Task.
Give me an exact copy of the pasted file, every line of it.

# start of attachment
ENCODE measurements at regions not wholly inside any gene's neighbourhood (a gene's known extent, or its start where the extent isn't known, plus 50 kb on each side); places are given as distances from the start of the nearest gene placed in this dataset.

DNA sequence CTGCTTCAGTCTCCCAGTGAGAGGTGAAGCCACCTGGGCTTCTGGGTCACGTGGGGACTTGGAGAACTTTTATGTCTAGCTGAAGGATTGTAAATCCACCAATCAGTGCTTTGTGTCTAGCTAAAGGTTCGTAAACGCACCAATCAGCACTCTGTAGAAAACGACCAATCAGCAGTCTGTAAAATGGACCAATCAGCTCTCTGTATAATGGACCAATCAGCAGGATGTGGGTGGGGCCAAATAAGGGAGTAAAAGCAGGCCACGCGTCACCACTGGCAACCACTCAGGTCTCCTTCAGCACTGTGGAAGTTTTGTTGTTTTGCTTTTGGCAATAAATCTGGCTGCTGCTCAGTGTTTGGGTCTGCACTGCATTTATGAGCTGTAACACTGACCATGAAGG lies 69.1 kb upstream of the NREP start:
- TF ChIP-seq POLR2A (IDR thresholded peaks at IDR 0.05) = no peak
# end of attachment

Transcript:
ENCODE measurements at regions not wholly inside any gene's neighbourhood (a gene's known extent, or its start where the extent isn't known, plus 50 kb on each side); places are given as distances from the start of the nearest gene placed in this dataset.

DNA sequence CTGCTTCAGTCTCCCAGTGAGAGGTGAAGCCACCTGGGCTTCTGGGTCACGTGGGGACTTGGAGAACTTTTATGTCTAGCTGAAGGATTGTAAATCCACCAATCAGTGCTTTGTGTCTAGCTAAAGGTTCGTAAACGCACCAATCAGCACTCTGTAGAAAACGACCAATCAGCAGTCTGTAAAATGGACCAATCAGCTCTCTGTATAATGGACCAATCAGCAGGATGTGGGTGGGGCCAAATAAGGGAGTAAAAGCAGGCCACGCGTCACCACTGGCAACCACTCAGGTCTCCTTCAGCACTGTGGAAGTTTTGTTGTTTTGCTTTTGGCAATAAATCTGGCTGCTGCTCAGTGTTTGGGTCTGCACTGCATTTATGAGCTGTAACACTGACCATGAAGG lies 69.1 kb upstream of the NREP start:
- TF ChIP-seq POLR2A (IDR thresholded peaks at IDR 0.05) = no peak